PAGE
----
Tick Bites

    Ticks are responsible for a variety of illnesses including Lyme disease and Rocky Mountain Spotted Fever. These diseases can be very serious. Learn ways to protect your family. Some suggestions include:

    • protective clothing (long sleeves, long pants, tucking pants into socks)
    • tick/bug repellant
    • insect repellant for pets
    • staying in the center of paths, keeping away from overgrown areas and not sitting directly on the ground
    • performing tick checks on all family members every day
    • being aware of signs/symptoms of tick-related illnesses
    • calling the doctor for any concerns and questions

    Helmet Safety

    • An appropriate helmet must be worn whenever a child is “on wheels.” This means bicycles, scooters, skates, rollerblades, skateboards and more!
    • The helmet must fit properly.
    • Helmets can be life saving and can protect a child from serious injury.
    • Be sure the right type of helmet is being used. For example, a bike helmet needs to be used for biking.
    • Moms and dads should wear helmets as well.

    Pedestrian Safety

    • Teach children to walk, not run, across the street.
    • Children should cross only with an adult or an older, responsible child.
    • Whenever crossing the street, try to make eye contact with any drivers nearby, to be sure they see you.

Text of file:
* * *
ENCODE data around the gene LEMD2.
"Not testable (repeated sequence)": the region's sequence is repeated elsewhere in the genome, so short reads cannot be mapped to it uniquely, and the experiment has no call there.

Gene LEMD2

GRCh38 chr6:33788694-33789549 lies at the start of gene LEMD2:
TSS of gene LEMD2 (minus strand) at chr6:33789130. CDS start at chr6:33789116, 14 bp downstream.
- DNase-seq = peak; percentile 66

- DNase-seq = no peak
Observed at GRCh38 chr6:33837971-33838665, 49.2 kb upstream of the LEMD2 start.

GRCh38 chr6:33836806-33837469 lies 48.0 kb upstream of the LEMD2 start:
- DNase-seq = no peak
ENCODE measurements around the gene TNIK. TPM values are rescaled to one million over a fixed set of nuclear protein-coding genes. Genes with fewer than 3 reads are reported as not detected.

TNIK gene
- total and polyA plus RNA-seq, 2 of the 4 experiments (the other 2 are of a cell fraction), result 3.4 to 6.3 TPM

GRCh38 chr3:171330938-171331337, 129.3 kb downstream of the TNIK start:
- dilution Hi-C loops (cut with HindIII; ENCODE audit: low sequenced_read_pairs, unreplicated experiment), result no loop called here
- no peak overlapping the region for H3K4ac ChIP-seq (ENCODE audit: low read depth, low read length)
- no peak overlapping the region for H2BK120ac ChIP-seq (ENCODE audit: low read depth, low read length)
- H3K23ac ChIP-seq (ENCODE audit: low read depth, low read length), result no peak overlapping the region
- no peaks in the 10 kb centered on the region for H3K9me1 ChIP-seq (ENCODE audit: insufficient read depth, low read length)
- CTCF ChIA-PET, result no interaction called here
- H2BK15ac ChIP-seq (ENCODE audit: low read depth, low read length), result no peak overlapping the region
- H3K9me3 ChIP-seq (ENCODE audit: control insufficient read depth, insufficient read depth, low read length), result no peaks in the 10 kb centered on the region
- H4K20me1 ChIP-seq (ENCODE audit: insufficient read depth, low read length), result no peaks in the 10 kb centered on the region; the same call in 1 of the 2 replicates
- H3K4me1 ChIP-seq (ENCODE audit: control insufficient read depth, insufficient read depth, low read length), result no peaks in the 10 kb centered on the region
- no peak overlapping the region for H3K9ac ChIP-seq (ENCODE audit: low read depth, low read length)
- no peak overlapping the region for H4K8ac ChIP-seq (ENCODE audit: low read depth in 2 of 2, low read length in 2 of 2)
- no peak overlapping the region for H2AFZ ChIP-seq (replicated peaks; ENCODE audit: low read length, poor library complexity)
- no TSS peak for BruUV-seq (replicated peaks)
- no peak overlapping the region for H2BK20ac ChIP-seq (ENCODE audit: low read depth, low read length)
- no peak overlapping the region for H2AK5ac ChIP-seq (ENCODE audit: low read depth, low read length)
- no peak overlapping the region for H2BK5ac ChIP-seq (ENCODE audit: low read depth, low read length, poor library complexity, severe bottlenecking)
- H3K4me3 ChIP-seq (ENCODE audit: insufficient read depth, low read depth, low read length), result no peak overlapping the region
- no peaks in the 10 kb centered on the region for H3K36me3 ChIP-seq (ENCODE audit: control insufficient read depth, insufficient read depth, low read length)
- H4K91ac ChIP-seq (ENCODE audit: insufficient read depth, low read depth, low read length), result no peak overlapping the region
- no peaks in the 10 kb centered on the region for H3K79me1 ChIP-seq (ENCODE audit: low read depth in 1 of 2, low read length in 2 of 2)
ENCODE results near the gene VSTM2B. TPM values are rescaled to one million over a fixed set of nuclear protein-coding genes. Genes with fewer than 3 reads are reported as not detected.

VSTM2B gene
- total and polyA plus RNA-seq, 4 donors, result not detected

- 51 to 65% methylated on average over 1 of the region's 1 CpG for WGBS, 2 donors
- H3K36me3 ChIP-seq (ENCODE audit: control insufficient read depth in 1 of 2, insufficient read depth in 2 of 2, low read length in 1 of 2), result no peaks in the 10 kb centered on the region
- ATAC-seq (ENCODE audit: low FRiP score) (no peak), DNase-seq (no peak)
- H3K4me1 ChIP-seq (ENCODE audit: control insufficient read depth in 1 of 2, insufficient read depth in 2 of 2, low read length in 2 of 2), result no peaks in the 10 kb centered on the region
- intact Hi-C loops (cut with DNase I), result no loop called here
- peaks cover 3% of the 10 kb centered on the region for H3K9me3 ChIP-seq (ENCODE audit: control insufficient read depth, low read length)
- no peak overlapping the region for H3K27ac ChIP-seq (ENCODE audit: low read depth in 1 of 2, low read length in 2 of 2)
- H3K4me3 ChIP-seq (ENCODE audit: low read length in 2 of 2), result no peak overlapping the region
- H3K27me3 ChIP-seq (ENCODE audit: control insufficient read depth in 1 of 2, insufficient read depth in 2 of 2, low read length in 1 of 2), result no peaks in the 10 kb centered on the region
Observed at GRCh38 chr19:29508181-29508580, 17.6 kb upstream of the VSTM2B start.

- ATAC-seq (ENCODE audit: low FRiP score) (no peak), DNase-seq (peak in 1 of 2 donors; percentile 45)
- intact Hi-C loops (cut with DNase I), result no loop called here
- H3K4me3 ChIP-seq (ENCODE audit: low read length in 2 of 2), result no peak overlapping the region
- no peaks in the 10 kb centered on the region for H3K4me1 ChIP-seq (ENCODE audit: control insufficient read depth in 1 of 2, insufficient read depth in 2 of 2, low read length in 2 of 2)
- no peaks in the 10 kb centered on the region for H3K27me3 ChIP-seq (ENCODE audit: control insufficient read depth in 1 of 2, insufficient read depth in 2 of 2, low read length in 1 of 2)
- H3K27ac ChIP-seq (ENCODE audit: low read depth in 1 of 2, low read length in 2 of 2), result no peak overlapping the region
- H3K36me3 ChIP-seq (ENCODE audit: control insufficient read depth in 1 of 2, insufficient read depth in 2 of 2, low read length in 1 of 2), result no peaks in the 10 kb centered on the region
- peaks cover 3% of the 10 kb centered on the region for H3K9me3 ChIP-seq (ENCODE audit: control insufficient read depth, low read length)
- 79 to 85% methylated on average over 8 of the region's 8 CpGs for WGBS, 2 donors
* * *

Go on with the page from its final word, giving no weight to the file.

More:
• Teach children to avoid running out from between parked cars.
    • Use sidewalks whenever possible.
    • Always hold your child’s hand near any moving or parked vehicles.
    • Adults always need to set a good example!

    Water Safety

        Adult supervision is of paramount importance. Parents need to focus on their children 100% of the time. No distractions!
    • Practice “touch supervision” (a term used by the American Academy of Pediatrics). This means that at all times, the supervising adult is within an arm’s length of the child being watched, when near or in the water.
    • Remember, no child or adult is “drown proof.”
    • Keep in mind that children can drown in many different water sources including: bathtubs, toilets, buckets, baby pools, backyard swimming pools, community pools, streams, creeks, lakes, rivers, oceans and other places.